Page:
DuPont (NYSE: DD) announced this week that it purchased Innovalight to grow its line of materials for the solar industry. Now known as DuPont Innovalight, the subsidiary makes a silicon ink that helps boost the efficiency of silicon photovoltaics.
The materials giant said silicon inks used in with its Solamet photovoltaic metallization pastes can help manufacturers develops Selective Emitter solar cells.
“According to industry estimates, Selective Emitter technology could represent 13 percent of crystalline silicon solar cell production by 2013 and up to 38 percent by 2020,” the company said in a press release.
Selective-emitter technologies in solar cells help increase the flow of electrons through the cells, increasing their efficiency.
“Innovalight is already able to supply a fair amount of the market,” said Rob Cockerill, business manager of DuPont Innovalight. “We’re excited to help accelerate the adoption of this technology in the marketplace for our customers.”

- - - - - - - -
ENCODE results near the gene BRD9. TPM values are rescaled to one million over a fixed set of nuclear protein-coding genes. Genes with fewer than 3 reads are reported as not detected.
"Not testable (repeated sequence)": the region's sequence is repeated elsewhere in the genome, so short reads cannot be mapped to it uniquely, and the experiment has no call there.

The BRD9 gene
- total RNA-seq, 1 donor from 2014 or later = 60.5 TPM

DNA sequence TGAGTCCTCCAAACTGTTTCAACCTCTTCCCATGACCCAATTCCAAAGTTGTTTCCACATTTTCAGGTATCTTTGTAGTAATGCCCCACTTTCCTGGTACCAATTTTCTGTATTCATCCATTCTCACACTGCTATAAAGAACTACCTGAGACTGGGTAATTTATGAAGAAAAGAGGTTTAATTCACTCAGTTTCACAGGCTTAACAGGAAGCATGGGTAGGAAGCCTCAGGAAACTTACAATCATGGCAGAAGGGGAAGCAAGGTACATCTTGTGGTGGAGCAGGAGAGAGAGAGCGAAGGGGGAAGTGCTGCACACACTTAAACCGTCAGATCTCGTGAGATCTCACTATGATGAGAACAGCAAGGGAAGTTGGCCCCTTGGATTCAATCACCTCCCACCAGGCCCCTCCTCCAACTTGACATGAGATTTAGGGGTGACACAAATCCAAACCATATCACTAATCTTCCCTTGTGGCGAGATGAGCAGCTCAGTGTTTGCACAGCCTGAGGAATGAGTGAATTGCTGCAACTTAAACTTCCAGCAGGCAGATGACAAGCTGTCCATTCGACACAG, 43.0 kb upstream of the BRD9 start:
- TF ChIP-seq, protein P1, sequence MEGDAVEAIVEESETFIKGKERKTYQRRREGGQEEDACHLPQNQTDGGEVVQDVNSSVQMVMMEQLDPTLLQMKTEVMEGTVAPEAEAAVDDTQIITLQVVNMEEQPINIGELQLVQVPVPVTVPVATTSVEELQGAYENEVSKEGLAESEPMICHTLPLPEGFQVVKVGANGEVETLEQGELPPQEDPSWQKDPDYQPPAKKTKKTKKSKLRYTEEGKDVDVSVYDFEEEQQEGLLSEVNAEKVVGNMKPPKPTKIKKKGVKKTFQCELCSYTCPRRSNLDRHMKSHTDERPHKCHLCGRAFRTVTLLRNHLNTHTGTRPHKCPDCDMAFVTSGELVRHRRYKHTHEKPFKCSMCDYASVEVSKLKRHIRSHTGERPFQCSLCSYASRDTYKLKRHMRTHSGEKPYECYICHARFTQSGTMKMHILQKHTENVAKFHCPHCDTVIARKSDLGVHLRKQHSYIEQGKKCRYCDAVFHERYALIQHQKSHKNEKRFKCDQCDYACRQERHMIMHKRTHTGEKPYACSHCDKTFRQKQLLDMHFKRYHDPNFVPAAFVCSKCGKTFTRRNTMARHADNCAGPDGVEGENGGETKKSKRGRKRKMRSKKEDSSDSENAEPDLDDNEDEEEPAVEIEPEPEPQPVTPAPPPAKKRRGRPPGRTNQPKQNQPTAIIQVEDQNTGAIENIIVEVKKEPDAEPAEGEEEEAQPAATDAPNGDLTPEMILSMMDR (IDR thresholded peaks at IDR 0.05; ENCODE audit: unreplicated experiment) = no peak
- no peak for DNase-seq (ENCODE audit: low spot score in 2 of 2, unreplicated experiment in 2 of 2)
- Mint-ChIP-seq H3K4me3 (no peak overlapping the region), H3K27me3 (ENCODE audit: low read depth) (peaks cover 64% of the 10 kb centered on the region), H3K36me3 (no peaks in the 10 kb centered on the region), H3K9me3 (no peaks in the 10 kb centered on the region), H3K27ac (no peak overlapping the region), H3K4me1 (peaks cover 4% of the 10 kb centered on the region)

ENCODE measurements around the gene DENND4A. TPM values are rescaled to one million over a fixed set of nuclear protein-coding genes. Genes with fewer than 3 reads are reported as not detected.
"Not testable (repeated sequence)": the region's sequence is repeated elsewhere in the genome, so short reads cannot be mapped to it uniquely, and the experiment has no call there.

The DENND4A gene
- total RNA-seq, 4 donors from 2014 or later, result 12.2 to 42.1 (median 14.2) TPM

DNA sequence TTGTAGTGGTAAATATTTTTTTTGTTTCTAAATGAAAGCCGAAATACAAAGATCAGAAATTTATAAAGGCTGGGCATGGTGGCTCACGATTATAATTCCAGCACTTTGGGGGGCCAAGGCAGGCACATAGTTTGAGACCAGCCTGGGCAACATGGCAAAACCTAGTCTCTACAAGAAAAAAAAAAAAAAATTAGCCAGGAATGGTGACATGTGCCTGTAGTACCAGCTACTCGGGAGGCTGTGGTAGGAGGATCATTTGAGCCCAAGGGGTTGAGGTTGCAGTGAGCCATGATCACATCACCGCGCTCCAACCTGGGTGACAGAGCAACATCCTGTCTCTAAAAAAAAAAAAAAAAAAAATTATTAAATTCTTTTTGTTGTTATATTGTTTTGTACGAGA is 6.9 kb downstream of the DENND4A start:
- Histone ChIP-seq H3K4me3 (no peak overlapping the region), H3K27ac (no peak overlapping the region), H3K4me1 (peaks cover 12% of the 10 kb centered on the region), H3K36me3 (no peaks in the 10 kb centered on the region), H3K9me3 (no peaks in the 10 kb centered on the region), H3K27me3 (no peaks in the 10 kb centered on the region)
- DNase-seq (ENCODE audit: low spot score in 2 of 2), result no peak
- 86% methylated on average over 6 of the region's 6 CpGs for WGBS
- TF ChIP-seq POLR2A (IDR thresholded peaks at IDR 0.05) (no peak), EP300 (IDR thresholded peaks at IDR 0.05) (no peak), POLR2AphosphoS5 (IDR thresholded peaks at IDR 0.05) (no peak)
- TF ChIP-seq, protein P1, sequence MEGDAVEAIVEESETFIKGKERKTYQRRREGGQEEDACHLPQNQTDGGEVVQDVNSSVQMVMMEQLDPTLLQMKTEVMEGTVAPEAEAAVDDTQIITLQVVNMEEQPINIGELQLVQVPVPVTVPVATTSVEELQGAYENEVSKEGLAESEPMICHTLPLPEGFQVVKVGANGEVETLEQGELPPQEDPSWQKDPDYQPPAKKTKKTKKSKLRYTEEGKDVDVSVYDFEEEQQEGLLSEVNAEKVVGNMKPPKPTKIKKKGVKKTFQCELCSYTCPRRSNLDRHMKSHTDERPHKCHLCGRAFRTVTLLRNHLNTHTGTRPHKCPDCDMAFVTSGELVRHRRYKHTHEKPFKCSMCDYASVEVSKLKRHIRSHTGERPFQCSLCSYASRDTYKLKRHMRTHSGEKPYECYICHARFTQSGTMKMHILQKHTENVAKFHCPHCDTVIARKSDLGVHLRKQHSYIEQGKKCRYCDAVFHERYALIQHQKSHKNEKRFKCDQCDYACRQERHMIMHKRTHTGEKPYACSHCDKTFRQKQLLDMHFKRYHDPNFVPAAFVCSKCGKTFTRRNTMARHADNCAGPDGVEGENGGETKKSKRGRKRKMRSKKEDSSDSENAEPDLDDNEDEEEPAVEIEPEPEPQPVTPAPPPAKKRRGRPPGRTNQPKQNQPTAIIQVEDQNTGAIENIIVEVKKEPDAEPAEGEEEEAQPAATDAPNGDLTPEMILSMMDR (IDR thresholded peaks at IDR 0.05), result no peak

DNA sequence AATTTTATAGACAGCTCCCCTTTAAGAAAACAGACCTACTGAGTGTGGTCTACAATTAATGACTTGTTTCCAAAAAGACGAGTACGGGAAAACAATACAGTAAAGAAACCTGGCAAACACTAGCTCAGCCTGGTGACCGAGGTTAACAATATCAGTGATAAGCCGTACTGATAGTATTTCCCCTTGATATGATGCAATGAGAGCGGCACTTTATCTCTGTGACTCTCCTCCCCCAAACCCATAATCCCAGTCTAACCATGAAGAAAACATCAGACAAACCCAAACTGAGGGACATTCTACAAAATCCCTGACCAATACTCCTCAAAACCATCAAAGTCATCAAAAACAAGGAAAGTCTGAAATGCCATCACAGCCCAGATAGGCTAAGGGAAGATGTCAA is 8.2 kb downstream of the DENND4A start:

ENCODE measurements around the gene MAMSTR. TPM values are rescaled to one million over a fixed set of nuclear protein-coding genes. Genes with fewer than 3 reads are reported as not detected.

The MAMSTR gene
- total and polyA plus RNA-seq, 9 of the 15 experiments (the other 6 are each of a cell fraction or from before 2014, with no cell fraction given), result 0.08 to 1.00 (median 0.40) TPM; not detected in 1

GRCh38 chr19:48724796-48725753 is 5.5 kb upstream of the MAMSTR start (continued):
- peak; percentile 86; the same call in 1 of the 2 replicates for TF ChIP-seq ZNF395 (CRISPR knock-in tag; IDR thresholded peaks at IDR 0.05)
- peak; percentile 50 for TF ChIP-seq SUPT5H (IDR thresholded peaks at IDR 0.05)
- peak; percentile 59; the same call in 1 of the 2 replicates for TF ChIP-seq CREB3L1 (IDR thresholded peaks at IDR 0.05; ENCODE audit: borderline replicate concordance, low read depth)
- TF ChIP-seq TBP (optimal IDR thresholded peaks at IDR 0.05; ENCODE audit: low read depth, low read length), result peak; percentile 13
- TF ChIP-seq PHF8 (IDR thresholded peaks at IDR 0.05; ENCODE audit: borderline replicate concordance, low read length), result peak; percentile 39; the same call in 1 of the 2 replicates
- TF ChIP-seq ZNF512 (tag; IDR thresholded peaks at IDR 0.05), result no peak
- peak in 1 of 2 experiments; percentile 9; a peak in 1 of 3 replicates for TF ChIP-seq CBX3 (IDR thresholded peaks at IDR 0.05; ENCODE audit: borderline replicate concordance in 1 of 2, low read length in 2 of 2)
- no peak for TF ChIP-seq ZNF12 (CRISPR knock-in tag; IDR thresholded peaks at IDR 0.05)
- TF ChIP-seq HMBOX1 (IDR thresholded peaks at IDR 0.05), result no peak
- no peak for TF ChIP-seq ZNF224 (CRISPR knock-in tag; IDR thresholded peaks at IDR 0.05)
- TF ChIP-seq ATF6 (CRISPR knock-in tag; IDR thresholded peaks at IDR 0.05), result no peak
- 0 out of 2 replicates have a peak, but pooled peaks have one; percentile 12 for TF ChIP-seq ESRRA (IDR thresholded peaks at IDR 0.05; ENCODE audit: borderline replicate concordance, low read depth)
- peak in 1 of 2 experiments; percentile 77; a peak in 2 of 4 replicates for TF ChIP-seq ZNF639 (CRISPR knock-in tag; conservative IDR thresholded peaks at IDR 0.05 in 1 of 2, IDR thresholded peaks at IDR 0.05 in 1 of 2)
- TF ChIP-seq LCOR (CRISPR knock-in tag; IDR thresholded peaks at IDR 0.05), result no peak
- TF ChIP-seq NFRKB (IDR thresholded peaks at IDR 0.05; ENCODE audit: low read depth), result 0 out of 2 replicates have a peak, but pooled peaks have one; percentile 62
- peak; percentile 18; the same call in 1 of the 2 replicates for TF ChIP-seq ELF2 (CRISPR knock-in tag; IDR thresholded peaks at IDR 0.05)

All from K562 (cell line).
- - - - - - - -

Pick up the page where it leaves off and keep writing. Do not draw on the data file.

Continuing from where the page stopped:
The technology will help reduce the cost of ownership for silicon photovoltaics, according to Cockerill.
“This technology can deliver an efficiency improvement of up to 1 percent,” he said.
By increasing the efficiency with an inexpensive step of adding the ink, it can add increased value to a finished unit.
Although the purchase of Innovalight brings DuPont one step closer to offering all the materials for a complete crystalline silicon photovoltaic product, that’s not the company’s real focus, Cockerill said.
“DuPont’s core capability is as a material supplier,” he said. The company is not currently planning on venturing into crystalline silicon photovoltaic manufacturing.
The company does have a subsidiary that makes photovoltaics. Apollo, Ltd, which manufactures thin-film amorphous silicon photovoltaics, said spokesperson Ellen Pressley. It’s a small producer in China and is separate from its materials business.
If someone wanted to make a crystalline silicon photovoltaic panel exclusively with DuPont materials, they couldn’t, according to Cockerill.
“There certainly would be some additional pieces,” he said. For instance, they’d likely have to use glass from a third party.
However, a full 70 percent of photovoltaic modules on the market contains DuPont products, Cockerill said.
“DuPont is the largest supplier to the solar market,” he said.
The company’s solar materials added $1 billion in revenue to DuPont’s earnings in 2010.
“We have a goal of doubling that in 2014,” he said.
Pictured: Innovalight founder Conrad Burke, courtesy of DuPont.